This article originally appeared on MUNCHIES in November 2016.
On an early Thursday morning at the newly opened Yosma in London's Marleybone, I find myself in the awkward situation of not knowing whether to shake hands with or hug executive head chef Hus Vedat.
Luckily, Vedat is far more decisive than me. He goes straight in for a full embrace.
"I'm Turkish—we hug!" he explains.
Intimate introductions out of the way, I look around the new restaurant and take in just how big it is. With 150 covers, a raki lounge bar, and an open kitchen complete with Mangal grill, Yosma does a good job of transporting you to one of Istanbul's sprawling taverns, or meyhanes.
Vedat notices me checking out some of the paintings that line the restaurant's vast walls. The one I'm staring at features a belly dancer smoking a crack pipe while dominating a man who looks like Tintin.
"Oh those?" Vedat laughs. "They're made by an artist called Neal Fox. We wanted something that nods to Turkey and is quite edgy at the same time, so he came up with a series of artworks called Beatniks."
This approach also sums up what Yosma is trying to achieve with its food. Not the dodgy, LSD-laced shisha pipe part, but the idea of Turkish traditions being mixed with something cutting edge. And delicious.
Vedat's background is in hotel and cruise ship cooking, where he worked before moving to Jamie Oliver's Barbecoa restaurant and popular London Peruvian joint Ceviche. But throughout his cheffing career, one cuisine he never touched upon was the one closest to his own roots.
"When a new cuisine and challenge presents itself, it gets really exciting," Vedat says, explaining that Good Food Society, the London hospitality venture behind Yosma, invited him to work with them and cook Turkish food. "I'm now at the point of my own career where I want to be able to explore my own culinary roots, but no one has really touched upon Turkish cuisine properly."
I follow Vedat over to the mangal section of his open kitchen to see some of this experimentation in action. I spot a hairdryer lying next to the coals.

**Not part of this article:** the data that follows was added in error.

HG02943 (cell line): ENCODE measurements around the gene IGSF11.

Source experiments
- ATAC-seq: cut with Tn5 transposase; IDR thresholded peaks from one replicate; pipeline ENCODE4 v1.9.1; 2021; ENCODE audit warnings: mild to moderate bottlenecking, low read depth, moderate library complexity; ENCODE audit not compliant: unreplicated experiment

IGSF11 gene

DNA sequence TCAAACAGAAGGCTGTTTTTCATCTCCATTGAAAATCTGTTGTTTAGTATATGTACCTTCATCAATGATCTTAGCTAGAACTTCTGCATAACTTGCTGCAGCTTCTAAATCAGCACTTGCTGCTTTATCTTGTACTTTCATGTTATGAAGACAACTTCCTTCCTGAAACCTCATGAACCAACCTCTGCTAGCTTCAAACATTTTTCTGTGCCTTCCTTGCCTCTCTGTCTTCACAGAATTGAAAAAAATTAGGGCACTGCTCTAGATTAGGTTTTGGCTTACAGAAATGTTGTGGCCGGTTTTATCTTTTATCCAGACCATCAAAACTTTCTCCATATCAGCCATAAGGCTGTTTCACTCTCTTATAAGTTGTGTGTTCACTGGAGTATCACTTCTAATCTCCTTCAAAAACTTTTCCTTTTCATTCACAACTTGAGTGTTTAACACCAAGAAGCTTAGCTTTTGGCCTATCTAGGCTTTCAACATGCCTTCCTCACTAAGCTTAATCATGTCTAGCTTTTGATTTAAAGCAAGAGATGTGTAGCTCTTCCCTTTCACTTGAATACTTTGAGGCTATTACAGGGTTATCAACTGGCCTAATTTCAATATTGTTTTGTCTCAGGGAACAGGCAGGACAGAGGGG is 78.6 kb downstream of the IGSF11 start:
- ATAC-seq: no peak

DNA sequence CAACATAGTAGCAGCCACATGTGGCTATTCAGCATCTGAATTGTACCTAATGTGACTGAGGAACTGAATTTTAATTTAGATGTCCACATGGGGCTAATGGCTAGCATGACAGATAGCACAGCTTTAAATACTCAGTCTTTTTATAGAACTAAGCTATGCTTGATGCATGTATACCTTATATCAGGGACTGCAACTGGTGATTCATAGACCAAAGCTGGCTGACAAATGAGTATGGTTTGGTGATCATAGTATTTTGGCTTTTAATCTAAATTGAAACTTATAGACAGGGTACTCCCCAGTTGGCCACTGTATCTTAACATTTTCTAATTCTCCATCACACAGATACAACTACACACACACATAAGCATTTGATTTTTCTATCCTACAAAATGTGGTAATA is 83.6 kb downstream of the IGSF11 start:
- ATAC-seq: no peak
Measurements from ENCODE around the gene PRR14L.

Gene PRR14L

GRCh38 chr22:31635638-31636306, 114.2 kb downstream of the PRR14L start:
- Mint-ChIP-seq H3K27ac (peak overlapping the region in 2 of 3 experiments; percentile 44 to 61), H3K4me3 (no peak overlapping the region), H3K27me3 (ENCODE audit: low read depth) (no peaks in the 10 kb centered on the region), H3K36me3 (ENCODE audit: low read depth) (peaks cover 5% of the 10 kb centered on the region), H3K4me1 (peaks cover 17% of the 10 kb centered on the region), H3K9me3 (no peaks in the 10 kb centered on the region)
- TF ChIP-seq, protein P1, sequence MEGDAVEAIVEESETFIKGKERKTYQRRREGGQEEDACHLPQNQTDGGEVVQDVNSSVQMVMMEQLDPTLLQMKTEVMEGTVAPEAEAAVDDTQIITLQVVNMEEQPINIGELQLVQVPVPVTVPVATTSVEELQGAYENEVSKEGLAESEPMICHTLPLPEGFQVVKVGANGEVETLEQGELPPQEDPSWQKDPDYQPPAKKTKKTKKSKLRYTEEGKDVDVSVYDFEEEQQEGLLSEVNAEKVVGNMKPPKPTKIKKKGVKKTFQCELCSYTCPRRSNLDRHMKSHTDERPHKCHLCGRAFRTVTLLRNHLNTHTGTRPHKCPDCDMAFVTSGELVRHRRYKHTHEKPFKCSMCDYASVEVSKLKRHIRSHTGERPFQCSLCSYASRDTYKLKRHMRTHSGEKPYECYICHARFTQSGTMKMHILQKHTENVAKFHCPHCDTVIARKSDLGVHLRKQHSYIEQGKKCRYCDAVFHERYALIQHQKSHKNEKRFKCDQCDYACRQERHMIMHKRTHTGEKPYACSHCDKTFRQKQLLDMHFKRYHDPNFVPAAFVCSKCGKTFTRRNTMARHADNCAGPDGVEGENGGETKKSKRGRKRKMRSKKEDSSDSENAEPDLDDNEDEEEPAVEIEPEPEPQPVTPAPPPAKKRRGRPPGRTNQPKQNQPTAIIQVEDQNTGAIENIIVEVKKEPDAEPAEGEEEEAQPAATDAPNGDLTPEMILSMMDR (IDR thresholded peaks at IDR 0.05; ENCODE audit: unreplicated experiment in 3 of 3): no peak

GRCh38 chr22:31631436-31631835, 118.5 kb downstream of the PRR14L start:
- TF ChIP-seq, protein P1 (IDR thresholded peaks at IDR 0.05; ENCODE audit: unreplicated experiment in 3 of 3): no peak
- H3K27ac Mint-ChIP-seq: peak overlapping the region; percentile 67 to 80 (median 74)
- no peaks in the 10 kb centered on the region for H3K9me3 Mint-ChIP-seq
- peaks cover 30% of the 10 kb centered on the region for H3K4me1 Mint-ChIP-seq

"You've never heard of the hairdryer trick?" gasps Vedat when I ask what it's for. "It's such a timesaver and it really helps get the fire going without using all that extra effort."
And within seconds, I see the fire come to life as it grows and begins to smoke the aubergines Vedat has carefully placed on the grill. The vegetables are for his ali nazik lamb dish, one of the restaurant's signatures.
"A traditional ali nazik uses sautéed minced lamb and the aubergine puree consists of yoghurt, pepper, and parsley," Vedat explains. "Typically, the diced lamb pieces are served on top of a bed of mashed creamy aubergine with a green chili on top."
Vedat marinates his lamb overnight, cooks it in a Josper indoor barbecue oven, and grills his aubergines whole, which is what imbues the dish with its smoky flavour.
"I've had Turkish people come into the restaurant and say, 'That's not an ali nazik!' But I'm like, 'This is my ali nazik,' he says. "Now, there are people who have been turning to us for inspiration and following what we're doing."
I take a bite the lamb dish and am instantly hit by the intensity of its flavours. This may not adhere to the traditional roots of the ali nazik, but it tastes good to me.
As I finish the dish, Vedat explains the meaning behind his restaurant's name.
"There are lots of variations, but in Turkish, 'Yosma' generally means to insult someone by calling them an 'easy woman,'" he says. "I chose it because Istanbul is such a masculine-dominated culture and Yosma is making a statement against that. It's as if she's a carefree, confident, and fearless woman that doesn't give a fuck."
"Yosma is basically about doing whatever you want?" I ask.
"Exactly," Vedat laughs. "I'm interpreting things in a way that I like to interpret them."
And if that means cooking inspired grilled lamb dishes with the help of a hairdryer, you can call me "Yosma," too.
All photos by Liz Seabrook.